David Talbert is a Morgan State University graduate and a highly respected playwright. He has written and directed 14 nationally acclaimed touring productions that have earned him 24 NAACP nominations and wins for Best Playwright of the Year and the prestigious Trailblazer Award. Talbert also received the New York Literary Award for Best Playwright of the Year. With the film adaptation of Baggage Claim, Talbert is the first African American filmmaker to adapt and direct his own novel. The film boasts an all-star cast that includes Taye Diggs, Paula Patton and Djimon Honsou, and is in theaters now. Check out the trailer for a sneak peek at this entertaining ensemble.
In Neil Gaiman’s latest children’s book, Fortunately, The Milk, a father goes through an incredible series of side adventures as he tries to return home with a bottle of milk from the local store. In fact, it seems as if this hapless man encounters every sort of being from children’s literature: aliens, dinosaurs, pirates, vampires (which Gaiman calls ‘wumpires’), ponies and human-sacrificing islanders. After the father is late coming home with milk for his children’s cereal, he relates a tale that is both fantastic and silly about travelling through time with a very intelligent Stegosaurus. Naturally, his children don’t believe a word he says, but a twist at the end makes them wonder if there was any truth in his alibi.
Gaiman, whose past books include Coraline and The Graveyard Book, shares a story that could easily be turned into a Tim Burton film. Burton and Gaiman have collaborated in the past and it feels as if this book was written with a movie deal in mind. The pen and ink illustrations by Skottie Young add to the humor and give a definite comic book flavor to the tale. For youngsters who enjoy a fast-paced read with plenty of pictures, Fortunately, The Milk delivers in barely more than 100 pages.
Where would you take an injured baby dragon? To the imaginary veterinary if you are lucky enough to have one in town. The Sasquatch Escape is the first book in the Imaginary Veterinary series by Suzanne Selfors. In it, two 10-year-olds, Ben and Pearl, find themselves living in what could be the most boring town in the world, Buttonville. The Button factory has long been closed down when Ben moves in with his grandfather while his parents work out some “issues.” Pearl has lived there her whole life and is well-known as a troublemaker…so much so that she has been banned from the bookstore and other children are not allowed to play with her! When Ben’s cat catches a baby dragon, Ben and Pearl take the dragon to the only animal doctor in town, Dr. Woo of Dr. Woo’s Worm Hospital, located inside the old button factory. All is not as it seems at the Worm Hospital, as the children discover when a Sasquatch is let loose on the town!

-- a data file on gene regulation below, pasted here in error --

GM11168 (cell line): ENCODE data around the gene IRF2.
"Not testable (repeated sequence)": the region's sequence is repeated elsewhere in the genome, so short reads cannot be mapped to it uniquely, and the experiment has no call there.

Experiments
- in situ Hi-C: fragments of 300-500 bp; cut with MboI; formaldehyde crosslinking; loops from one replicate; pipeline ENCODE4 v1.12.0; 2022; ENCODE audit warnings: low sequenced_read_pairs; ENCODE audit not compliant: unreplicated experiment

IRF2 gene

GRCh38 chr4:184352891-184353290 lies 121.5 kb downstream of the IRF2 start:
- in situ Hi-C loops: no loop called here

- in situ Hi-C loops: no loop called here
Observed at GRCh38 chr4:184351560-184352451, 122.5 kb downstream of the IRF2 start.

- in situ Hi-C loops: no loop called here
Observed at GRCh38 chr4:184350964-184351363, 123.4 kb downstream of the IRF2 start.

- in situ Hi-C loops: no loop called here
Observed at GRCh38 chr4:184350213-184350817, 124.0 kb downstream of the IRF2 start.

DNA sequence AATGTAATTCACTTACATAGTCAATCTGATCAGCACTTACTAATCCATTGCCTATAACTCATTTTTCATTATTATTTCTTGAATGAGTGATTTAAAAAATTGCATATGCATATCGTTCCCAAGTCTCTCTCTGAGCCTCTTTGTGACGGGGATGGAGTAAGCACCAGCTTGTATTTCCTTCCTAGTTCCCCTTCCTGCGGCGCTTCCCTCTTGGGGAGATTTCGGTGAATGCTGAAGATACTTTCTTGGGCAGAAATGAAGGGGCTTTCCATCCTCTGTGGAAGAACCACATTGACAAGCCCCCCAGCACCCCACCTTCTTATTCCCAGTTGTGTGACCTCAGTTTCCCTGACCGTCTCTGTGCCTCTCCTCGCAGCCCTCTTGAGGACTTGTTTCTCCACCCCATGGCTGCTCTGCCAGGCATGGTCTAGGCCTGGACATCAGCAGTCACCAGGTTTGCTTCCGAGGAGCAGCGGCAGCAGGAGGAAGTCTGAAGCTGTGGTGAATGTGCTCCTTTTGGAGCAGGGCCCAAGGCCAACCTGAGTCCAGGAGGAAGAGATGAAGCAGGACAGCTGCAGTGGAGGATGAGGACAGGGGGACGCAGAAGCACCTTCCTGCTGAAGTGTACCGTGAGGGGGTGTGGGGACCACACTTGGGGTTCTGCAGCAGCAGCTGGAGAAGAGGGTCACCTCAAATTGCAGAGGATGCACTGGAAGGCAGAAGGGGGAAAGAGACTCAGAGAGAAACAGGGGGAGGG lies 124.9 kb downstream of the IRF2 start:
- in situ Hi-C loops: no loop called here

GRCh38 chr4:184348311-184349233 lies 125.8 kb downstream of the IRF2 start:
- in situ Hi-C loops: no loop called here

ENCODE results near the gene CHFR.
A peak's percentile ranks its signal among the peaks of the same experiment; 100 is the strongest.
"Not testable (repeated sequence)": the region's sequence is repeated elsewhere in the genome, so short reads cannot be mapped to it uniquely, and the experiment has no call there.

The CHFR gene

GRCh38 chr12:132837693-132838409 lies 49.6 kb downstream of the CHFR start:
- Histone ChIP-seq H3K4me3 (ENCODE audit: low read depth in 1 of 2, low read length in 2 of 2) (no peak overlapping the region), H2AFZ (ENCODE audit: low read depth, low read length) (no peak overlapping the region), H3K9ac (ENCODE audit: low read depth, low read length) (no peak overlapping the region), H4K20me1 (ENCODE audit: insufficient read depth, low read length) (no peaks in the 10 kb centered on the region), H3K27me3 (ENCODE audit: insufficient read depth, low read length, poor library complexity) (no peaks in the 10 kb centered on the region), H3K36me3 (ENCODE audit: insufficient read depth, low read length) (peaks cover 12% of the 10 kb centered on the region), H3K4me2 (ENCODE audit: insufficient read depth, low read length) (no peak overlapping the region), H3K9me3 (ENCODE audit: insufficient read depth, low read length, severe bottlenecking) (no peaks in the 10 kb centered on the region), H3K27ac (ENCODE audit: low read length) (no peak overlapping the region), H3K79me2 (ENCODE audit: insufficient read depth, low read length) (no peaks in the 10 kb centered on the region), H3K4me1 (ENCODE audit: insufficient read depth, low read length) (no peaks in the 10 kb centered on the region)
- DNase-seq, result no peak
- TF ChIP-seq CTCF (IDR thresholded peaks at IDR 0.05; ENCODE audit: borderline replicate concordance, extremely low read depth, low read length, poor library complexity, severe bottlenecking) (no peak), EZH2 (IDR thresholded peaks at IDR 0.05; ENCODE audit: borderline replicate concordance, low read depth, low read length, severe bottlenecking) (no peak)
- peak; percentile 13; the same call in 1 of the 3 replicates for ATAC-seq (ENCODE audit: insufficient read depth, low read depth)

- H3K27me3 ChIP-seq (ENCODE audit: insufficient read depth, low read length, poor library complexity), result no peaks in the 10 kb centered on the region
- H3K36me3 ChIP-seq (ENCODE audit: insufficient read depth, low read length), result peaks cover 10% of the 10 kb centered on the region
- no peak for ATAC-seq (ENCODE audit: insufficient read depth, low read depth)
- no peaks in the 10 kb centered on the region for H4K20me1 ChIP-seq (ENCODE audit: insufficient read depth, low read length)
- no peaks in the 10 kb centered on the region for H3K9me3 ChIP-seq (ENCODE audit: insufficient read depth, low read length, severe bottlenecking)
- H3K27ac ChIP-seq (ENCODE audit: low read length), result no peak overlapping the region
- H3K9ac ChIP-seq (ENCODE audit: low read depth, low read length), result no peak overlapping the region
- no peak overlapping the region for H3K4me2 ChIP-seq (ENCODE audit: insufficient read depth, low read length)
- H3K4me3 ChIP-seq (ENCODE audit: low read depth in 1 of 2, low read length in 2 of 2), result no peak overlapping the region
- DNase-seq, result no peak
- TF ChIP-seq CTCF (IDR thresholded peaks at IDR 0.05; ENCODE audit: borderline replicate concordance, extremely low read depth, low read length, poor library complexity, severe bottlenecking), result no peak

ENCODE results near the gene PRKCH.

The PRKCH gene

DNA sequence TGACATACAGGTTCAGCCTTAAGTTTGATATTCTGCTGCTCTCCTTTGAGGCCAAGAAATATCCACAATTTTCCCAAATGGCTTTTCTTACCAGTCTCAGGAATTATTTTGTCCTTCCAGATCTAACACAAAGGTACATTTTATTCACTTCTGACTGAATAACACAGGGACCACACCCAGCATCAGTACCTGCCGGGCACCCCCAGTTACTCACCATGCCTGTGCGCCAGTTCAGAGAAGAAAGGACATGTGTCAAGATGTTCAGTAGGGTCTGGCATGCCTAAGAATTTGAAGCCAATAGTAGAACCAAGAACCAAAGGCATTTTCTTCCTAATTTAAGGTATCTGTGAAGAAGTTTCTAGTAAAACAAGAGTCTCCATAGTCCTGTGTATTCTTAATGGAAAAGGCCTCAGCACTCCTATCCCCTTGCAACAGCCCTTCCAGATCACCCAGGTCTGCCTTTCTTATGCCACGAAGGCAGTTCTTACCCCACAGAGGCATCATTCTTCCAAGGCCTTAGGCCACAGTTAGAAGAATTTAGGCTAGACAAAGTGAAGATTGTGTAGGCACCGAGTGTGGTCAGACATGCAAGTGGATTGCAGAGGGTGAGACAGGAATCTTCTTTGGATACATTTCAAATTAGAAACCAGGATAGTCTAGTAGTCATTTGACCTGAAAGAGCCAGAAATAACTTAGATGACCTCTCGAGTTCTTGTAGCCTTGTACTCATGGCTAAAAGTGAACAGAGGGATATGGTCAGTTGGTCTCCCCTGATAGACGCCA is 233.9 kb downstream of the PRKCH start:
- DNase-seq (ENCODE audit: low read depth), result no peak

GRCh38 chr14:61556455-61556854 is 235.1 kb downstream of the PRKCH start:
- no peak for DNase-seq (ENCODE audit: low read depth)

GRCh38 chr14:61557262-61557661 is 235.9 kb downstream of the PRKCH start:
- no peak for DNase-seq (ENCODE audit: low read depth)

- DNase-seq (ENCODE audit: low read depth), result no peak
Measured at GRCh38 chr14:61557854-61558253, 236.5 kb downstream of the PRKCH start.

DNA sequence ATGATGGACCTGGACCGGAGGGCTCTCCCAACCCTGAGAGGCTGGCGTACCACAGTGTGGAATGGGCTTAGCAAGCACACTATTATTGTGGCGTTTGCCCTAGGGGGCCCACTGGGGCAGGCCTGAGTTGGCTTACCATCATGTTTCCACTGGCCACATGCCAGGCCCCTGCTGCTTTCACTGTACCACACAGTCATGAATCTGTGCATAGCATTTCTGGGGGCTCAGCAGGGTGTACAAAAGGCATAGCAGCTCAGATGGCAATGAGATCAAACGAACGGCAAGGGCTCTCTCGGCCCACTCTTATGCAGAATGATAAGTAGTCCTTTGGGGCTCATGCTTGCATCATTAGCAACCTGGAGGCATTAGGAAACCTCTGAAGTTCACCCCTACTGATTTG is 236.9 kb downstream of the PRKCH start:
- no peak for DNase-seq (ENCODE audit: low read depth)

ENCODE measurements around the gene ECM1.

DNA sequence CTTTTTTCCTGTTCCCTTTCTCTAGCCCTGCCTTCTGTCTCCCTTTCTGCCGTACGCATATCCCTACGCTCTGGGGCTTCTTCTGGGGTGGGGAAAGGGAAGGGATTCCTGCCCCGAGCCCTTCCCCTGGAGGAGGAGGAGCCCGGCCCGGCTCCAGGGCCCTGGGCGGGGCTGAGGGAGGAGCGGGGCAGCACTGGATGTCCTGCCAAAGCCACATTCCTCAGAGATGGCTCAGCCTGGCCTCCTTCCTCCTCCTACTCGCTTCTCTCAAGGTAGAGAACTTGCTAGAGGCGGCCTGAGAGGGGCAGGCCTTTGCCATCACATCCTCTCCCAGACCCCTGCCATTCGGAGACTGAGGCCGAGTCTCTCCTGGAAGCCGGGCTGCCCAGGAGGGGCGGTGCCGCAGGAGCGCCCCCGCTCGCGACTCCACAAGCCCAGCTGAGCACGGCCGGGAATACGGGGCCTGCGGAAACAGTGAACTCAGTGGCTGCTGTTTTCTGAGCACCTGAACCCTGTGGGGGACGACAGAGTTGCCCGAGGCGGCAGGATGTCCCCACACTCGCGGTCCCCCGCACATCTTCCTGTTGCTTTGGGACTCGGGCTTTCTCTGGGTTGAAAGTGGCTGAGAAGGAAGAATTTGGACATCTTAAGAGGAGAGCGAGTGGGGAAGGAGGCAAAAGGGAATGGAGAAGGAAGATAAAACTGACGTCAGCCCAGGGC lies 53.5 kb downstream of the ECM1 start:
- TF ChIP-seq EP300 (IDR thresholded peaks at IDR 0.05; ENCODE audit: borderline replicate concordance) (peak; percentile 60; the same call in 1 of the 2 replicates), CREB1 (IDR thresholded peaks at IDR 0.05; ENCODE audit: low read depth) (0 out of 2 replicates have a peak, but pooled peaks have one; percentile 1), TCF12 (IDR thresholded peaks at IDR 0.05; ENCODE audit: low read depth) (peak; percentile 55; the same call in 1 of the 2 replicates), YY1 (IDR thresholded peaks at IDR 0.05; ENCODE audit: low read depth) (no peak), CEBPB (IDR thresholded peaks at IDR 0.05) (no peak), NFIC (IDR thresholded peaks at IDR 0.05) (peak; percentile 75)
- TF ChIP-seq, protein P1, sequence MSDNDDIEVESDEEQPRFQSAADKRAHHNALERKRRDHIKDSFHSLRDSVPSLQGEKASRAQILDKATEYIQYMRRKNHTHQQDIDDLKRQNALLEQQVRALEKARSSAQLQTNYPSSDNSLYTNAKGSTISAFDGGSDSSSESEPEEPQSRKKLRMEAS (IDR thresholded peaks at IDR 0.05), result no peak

Book two in the series, The Lonely Lake Monster, continues Ben and Pearl’s adventures as apprentices at the Worm Hospital. Tasked with trimming the Sasquatch’s toenails on the first day, they quickly become distracted by an enormous lake monster and a leprechaun with a head cold. When the lonely lake monster catches Ben for a pet, it is up to Pearl to save him (ideally without being caught breaking the rules, again!)
The Imaginary Veterinary series is filled with delightful characters from both the real world and the imaginary world. Underlying themes of loyalty and resilience add to the rich plotline. Selfors alternates points of view for each book, with book one being told from Ben’s point of view, and book two being told from Pearl’s. She adds some enrichment activities to the end of each book challenging the reader to use their imaginations with some writing, art and science activities. She also adds some background to the mythical creatures described in each book. This is an excellent adventure series for children who enjoy a little bit of fantasy. The third book, The Rain Dragon Rescue, is due out in January 2014.